Given economic uncertainty, ECB may stay accommodative

Given economic uncertainty, ECB may stay accommodative


Changes in the euro zone’s economy have raised expectations that the central bank will be more precise at its next meeting about what’s causing the slowdown. We think the ECB will continue delaying rate hikes while also announcing a new liquidity program for banks.

Key takeaways

  • Amid deteriorating economic conditions and falling inflation expectations in the euro zone, the ECB’s 7 March meeting is highly anticipated by the markets
  • Investors will be awaiting news on three elements: updated prospects for euro-zone growth, an analysis of the downturn’s causes and duration, and possible news of another TLTRO-style liquidity facility
  • Fixed-income spreads in peripheral countries (especially Italy and Spain) stand to benefit from news of another liquidity program, and from renewed expectations of a first rate hike being delayed until 2020

Against the backdrop of the euro zone’s deteriorating economic outlook and falling inflation expectations, the markets are highly focused on the 7 March meeting of the European Central Bank. We expect the ECB to update its growth and inflation forecasts, given that at its January meeting, ECB members noted the slowdown while questioning its duration and medium-term impacts. Moreover, the minutes of this meeting showed that the ECB found it difficult to arrive at even this uncertain conclusion.

This time, we expect the central bank will provide a more precise analysis of the slowdown’s impact on the euro zone’s medium-term outlook and the likelihood of a rebound in the second half of the year. It will also be interesting to observe the ECB’s analysis of the causes of the slowdown: are they specific to certain European sectors or countries, or are they more generally linked to global uncertainty?

The other main topic of the 7 March meeting will likely be the idea of a new liquidity program. Approximately EUR 380 billion in targeted long-term refinancing operations (TLTROs) – cheap loans that the ECB provided to banks – are set to mature in June 2020.

The ECB did not seem to be in a hurry to discuss a possible new liquidity plan back in January, but recent statements by Benoit Coeuré and Peter Praet – both members of the ECB’s Executive Board – are a good sign that further developments are likely. Without a new liquidity program in place, the TLTRO repayments in 2020 would have a negative impact on the ECB’s balance sheet and lead to a significant tightening of monetary conditions. This would not be appropriate in the current context of an economic slowdown. We therefore think that on 7 March, the ECB will announce the launch of a new program, while waiting until a future meeting to spell out the technical details.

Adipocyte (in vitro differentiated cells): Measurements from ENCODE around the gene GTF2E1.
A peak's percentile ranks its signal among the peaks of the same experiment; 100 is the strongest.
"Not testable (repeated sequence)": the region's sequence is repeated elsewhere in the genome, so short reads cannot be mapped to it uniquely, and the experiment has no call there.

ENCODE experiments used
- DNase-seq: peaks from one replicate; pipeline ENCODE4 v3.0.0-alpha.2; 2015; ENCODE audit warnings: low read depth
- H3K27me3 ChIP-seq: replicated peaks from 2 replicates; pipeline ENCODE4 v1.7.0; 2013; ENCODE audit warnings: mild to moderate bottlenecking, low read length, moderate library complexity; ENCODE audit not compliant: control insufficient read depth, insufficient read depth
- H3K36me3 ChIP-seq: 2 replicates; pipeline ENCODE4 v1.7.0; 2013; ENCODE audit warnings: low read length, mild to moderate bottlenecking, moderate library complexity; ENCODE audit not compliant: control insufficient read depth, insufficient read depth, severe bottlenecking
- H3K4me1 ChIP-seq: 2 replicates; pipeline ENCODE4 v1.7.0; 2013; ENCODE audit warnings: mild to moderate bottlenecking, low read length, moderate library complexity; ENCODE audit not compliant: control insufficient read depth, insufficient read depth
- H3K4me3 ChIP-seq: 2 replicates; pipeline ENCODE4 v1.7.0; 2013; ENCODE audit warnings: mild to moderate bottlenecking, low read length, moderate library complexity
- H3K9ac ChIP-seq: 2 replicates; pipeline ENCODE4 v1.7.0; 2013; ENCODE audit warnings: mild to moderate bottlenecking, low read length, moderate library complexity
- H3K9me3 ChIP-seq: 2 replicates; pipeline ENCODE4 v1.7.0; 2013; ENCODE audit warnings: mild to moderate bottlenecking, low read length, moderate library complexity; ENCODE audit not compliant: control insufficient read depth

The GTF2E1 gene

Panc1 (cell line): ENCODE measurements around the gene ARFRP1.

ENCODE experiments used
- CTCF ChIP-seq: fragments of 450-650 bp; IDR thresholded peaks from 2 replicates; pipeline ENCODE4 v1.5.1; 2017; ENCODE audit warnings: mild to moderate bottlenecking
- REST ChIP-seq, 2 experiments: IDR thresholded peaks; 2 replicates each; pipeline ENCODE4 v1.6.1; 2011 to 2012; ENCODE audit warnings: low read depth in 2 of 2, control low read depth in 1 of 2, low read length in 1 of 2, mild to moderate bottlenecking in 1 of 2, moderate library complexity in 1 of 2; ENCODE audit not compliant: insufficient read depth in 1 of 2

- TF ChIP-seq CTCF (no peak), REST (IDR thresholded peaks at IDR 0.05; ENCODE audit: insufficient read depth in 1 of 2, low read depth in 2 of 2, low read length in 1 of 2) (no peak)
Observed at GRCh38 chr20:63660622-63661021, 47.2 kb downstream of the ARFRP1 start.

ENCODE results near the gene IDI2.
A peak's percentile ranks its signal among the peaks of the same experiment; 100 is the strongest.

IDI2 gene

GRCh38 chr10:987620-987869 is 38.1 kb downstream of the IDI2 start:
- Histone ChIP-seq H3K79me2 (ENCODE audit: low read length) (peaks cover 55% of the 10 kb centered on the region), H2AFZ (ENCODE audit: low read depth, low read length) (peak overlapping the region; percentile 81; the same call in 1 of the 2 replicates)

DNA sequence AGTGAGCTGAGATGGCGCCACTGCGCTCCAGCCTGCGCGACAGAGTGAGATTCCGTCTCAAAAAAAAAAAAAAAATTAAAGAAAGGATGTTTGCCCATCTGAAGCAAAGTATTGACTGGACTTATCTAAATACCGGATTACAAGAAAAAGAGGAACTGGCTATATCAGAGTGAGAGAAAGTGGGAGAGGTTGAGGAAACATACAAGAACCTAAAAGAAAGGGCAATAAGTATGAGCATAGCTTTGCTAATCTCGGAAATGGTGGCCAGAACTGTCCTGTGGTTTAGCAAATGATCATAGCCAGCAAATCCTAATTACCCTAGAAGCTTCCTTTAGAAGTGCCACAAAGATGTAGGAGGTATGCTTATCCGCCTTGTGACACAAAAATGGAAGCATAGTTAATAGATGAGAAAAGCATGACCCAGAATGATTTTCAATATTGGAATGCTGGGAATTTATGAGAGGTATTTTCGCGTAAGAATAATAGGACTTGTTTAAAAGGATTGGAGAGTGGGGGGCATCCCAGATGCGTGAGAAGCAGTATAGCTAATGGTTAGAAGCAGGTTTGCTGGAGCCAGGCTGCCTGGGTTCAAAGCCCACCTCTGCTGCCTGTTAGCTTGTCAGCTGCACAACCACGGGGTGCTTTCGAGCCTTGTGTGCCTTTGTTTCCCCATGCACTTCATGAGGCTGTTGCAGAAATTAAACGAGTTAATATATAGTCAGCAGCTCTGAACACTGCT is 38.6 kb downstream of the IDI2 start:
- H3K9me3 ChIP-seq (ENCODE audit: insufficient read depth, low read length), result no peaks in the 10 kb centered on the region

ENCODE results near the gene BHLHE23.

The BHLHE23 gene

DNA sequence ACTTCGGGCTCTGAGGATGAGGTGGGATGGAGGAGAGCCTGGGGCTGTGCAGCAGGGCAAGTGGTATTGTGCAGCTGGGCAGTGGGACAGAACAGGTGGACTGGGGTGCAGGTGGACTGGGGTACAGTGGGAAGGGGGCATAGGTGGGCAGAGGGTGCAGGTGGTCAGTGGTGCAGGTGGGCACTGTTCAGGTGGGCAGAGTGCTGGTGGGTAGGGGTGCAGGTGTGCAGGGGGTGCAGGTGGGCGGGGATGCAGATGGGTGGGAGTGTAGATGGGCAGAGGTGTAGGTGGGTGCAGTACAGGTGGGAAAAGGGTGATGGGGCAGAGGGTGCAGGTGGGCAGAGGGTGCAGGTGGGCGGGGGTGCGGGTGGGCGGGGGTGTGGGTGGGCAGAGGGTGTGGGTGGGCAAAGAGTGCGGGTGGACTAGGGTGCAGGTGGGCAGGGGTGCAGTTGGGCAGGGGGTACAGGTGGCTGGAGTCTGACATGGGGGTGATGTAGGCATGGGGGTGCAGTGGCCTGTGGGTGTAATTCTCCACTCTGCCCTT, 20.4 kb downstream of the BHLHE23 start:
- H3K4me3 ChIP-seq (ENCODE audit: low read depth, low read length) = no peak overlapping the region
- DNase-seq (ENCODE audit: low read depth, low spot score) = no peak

Investors should have increased confidence that a first rate hike will occur in 2020, given the recent downward revisions to the euro-zone’s growth outlook. The markets are counting on this timing, and the minutes of the January meeting show that the ECB seems quite comfortable with these expectations. The communication of a new liquidity facility should also have a positive impact on fixed-income spreads in peripheral countries, notably Italy and Spain.

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Inflation expectations support holding rates steady – for now



With the Fed having largely achieved its objectives of full employment and price stability, we expect short-term rates to stay unchanged at the FOMC’s next meeting. This should be good for investors, but don’t rule out a rate hike by the end of the year if inflation surges, or if tariff- or Brexit-related risks recede.

Key takeaways

  • Expect the FOMC to confirm its prudent approach at its March 20 meeting: it has achieved full employment and price stability, and inflation expectations remain moderate
  • We believe the Fed’s interest-rate policy is appropriate and rates should remain unchanged for now; in our view, this provides a strong anchor for the US yield curve
  • Still, a rate hike at the end of the year cannot be ruled out, given the US economy’s resilient growth and the potential for higher inflation